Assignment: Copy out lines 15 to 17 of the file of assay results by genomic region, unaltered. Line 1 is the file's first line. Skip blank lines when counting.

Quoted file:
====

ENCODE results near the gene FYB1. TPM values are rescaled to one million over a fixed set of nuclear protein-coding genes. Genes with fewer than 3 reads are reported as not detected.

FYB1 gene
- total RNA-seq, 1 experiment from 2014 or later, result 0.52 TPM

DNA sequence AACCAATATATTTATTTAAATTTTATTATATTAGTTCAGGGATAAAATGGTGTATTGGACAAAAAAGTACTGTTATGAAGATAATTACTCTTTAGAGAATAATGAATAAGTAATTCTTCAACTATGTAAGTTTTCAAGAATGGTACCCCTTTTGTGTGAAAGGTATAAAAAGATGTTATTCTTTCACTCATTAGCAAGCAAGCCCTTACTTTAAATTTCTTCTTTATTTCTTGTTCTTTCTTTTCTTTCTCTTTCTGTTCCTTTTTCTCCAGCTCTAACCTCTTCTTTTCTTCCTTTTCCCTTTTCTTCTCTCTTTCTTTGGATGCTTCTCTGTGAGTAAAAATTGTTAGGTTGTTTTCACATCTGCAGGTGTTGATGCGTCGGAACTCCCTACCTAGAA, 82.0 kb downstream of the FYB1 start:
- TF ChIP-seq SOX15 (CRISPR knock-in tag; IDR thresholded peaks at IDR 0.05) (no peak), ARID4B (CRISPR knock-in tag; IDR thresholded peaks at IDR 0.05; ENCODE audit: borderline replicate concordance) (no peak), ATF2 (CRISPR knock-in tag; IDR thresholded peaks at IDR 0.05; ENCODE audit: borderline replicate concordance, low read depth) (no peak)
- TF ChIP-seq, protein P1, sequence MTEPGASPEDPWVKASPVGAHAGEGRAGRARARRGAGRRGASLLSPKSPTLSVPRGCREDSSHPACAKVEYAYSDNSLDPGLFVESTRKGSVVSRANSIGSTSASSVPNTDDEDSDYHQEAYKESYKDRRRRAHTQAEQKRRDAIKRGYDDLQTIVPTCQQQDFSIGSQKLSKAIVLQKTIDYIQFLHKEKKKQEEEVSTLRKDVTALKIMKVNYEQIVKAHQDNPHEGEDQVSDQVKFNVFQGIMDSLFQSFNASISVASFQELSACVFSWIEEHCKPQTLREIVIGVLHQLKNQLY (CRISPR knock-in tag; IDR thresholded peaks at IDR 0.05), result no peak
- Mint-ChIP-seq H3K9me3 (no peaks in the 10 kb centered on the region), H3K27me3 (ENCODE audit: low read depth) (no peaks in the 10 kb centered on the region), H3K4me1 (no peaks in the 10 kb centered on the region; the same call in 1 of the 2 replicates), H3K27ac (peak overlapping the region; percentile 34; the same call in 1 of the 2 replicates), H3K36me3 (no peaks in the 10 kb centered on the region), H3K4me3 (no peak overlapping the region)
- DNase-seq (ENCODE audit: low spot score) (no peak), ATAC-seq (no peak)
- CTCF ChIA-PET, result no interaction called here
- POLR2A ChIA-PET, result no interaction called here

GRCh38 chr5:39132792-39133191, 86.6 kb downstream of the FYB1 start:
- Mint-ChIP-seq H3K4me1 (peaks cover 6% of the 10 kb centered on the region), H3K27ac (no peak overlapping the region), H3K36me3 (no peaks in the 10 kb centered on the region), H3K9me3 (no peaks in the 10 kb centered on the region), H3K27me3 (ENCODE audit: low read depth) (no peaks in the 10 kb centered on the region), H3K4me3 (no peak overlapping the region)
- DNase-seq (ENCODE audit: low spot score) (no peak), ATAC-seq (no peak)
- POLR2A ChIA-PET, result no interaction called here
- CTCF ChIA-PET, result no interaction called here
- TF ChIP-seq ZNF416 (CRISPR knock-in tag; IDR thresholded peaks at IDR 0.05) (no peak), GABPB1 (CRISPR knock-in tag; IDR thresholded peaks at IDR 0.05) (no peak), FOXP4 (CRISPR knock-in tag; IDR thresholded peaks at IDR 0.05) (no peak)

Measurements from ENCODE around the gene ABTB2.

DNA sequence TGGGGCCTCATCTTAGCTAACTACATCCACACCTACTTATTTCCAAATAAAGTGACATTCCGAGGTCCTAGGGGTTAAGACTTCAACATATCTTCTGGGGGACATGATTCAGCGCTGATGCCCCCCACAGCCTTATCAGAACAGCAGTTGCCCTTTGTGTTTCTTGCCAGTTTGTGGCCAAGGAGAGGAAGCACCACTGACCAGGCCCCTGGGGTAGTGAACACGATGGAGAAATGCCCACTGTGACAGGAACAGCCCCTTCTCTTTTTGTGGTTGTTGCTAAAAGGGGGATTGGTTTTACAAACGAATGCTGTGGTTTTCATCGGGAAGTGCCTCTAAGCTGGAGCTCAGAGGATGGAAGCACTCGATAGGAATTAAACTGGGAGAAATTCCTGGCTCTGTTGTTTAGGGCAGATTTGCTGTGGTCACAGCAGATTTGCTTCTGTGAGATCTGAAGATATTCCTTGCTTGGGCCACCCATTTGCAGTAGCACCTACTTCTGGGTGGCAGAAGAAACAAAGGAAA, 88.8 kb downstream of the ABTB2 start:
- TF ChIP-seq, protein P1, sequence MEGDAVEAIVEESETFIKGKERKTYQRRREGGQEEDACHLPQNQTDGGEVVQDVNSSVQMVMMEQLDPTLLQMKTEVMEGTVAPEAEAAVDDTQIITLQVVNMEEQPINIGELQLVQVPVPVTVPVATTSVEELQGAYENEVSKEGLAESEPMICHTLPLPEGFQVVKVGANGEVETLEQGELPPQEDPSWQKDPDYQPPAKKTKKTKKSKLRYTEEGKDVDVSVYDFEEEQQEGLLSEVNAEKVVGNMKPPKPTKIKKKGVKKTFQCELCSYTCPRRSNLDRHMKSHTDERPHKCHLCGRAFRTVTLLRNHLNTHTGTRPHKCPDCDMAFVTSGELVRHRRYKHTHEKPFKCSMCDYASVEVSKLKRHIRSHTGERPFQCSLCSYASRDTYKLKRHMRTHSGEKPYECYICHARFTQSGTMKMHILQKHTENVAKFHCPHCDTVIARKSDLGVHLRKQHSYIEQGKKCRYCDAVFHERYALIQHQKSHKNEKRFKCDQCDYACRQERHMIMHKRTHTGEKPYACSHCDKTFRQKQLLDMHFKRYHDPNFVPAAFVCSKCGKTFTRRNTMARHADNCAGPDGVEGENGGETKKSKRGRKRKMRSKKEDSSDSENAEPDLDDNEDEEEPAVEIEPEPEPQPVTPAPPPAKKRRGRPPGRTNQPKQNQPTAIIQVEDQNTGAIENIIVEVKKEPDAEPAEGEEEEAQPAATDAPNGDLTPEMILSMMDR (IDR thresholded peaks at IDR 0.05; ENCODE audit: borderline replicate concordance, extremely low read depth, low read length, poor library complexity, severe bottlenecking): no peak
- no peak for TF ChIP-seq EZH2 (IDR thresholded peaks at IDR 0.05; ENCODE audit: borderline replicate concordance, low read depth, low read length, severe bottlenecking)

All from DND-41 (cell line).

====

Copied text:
- CTCF ChIA-PET, result no interaction called here
- TF ChIP-seq ZNF416 (CRISPR knock-in tag; IDR thresholded peaks at IDR 0.05) (no peak), GABPB1 (CRISPR knock-in tag; IDR thresholded peaks at IDR 0.05) (no peak), FOXP4 (CRISPR knock-in tag; IDR thresholded peaks at IDR 0.05) (no peak)

Measurements from ENCODE around the gene ABTB2.